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What is there that one can be taught about magic?

Religion, science and magic might seemingly have little to do with each other nowadays, but once upon a time the boundaries between this trio of topics were far less clearly defined.

Professor Greg Dawes is lecturer for Summer School paper RELS317 Religion, Science and Magic, and a key area of interest for him is how people’s perceptions of all three have evolved during the past few hundred years.

“With regard to science and religion we now assume they are very different: we take it for granted, for example, that science cannot invoke the action of a god or gods. But science was once thought of as revealing the divinely established order of the world,” Greg says.

“With regard to science and magic, we tend to think of science as the antithesis of magic. And yet the two were once upon a time closely related. Magic was believed to invoke the hidden powers of the world studied by science.”

We also tend to think of religion and magic as different. But a lot of religion involves actions which resemble magic; When people engage in rituals that invoke divine power in order to achieve some goal, is this religion or is it magic? The boundaries are very unclear.

Two figures the students learn about in class are Giordano Bruno and Galileo Galilei. Both men ran into trouble with the Church, Bruno for his advocacy of magic, Galileo for suggesting a sharp distinction between religion and science.

Religion and science are subjects students can study towards a degree in at Otago, but what is there one can teach about magic?

When people talk about magic, they are usually referring to stage magic, the kind of magic that is performed as entertainment, Greg says.

“Everyone knows its sleight of hand, so it’s not taken seriously.”

Professor Greg Dawes Religion, Science and Magic image

Professor Greg Dawes is the lecturer for the Summer School paper Religion, Science and Magic.

But there is also the older, understanding of magic which thought of it as tapping into occult (hidden) powers by ritual, to bring about some tangible effect, he says.

“The sort of magic Harry Potter stories fictionalise.”

Four hundred years ago, this kind of magic was taken very seriously.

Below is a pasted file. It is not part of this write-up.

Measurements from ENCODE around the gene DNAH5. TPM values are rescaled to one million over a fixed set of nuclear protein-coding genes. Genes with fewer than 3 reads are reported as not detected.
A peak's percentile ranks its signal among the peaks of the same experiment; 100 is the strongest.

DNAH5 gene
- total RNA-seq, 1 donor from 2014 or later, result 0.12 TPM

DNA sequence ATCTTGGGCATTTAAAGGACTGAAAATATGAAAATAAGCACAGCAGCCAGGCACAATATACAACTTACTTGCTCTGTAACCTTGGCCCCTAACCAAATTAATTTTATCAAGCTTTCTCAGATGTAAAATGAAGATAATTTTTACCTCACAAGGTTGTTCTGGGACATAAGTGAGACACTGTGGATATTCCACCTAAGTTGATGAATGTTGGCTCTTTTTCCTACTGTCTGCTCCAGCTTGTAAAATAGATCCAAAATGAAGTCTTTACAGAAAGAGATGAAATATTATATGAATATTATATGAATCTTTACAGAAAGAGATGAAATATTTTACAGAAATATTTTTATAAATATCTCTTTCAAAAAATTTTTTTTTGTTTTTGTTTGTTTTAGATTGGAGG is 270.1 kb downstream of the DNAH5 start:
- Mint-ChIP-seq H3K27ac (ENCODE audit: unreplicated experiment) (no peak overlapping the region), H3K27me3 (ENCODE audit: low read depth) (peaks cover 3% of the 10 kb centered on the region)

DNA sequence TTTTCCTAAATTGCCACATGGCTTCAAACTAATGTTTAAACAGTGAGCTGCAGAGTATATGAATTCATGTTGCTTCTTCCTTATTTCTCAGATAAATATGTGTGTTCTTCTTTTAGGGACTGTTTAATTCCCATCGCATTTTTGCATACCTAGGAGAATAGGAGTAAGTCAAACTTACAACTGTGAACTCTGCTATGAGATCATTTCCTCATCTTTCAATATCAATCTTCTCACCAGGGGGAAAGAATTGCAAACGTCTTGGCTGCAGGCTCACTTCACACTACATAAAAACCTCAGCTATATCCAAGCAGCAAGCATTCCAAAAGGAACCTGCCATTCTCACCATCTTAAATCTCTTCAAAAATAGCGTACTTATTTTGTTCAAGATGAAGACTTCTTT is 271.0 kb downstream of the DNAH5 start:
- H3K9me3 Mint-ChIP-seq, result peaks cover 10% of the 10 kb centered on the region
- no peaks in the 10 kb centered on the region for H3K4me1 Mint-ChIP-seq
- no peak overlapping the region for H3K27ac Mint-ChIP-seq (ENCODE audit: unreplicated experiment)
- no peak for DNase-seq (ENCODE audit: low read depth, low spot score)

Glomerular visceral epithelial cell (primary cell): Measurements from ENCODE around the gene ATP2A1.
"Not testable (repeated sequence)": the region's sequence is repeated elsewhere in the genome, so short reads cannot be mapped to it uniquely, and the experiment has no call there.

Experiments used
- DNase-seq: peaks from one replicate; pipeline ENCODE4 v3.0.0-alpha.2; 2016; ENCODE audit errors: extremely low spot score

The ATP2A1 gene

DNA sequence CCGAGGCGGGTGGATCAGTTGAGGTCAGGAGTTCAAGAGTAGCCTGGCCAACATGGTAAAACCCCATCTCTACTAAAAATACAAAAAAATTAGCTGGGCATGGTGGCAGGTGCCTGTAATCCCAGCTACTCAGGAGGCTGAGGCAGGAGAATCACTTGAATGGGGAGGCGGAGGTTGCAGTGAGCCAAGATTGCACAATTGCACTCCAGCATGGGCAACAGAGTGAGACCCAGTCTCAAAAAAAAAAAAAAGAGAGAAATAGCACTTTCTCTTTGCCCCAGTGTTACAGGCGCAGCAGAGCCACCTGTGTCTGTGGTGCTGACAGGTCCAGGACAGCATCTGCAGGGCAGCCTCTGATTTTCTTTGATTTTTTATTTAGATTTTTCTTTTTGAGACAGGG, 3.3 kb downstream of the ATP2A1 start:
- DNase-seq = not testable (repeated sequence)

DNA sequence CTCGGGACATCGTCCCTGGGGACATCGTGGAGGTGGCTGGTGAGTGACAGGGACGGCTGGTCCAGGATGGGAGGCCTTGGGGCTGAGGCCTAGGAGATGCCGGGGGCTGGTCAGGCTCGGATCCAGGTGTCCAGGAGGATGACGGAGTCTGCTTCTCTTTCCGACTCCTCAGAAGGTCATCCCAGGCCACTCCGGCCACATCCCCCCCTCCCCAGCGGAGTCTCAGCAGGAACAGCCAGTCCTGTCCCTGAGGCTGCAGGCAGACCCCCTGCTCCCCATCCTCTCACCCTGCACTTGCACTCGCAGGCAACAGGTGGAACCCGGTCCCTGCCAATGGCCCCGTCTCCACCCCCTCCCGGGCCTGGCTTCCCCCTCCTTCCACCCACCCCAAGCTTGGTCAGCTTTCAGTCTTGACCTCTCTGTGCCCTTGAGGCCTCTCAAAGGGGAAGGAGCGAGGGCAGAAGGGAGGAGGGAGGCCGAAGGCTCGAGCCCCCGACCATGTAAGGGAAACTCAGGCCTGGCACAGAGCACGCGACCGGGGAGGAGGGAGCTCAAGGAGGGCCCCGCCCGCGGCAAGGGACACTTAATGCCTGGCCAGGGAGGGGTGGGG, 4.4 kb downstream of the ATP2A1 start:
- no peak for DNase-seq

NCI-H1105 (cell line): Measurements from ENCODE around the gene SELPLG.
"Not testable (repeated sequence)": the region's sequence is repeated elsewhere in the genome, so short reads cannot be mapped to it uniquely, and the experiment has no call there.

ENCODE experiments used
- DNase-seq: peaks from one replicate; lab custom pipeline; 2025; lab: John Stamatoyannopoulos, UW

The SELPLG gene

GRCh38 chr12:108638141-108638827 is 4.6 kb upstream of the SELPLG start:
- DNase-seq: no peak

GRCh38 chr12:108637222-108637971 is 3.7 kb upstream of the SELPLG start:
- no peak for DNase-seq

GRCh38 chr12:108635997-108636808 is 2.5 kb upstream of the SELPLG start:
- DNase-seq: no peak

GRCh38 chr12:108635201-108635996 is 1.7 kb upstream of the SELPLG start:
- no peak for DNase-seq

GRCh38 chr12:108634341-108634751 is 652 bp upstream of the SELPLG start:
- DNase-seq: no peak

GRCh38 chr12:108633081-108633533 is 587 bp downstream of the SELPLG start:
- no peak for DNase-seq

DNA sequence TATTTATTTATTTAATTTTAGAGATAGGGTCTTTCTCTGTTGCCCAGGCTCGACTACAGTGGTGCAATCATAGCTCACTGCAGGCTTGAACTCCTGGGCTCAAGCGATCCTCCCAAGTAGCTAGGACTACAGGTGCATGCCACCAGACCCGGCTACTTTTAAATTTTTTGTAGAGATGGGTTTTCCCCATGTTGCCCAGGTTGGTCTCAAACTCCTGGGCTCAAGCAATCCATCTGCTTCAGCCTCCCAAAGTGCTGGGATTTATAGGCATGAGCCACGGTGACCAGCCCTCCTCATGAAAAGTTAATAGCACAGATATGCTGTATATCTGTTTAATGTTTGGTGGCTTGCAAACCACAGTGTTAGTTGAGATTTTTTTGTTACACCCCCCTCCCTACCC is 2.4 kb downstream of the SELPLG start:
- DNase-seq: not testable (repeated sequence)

“Witches, for example, were thought to have these kinds of powers and were persecuted as a result.”

Sometimes what was once thought of as magic now falls in the domain of science. Magnetism, for example. used to be considered an occult property, and use of magnets was regarded as a kind of natural magic, Greg says.

But alongside natural magic there was also ‘demonic magic’ where people could perform rituals directed to spiritual beings,: angels, demons and the like.

In the ancient world, curse tablets – usually made of metal – were very common, Greg says.

“You would scrape some curse on a tablet, calling upon some deity of the underworld to cripple or kill the person you were cursing. And then you would bury the tablet in a graveyard or some other place which was thought to have access to the underworld.”

This kind of magic was being used for bad purposes, but magic could also be used to for good.

Some people still take this kind of magic seriously, he says.

“This is a very important point. It’s not so much that magic disappeared, magic in the strong sense, the original sense, it kind of went underground.”

The Wiccan movement presents itself as modern day witchcraft which has recently come back in fashion.

“Wiccans have a code of ethics – you should never use ritual power for bad purposes.”

For the last few hundred years, this kind of occult tradition has not been considered respectable and it is only recently that witchcraft and magic have been taken seriously, both by scholars and at a popular level

“Magic has not been considered the kind of thing you would study in university. But my students do study magic, not in order to practise it, but in order to understand it.”

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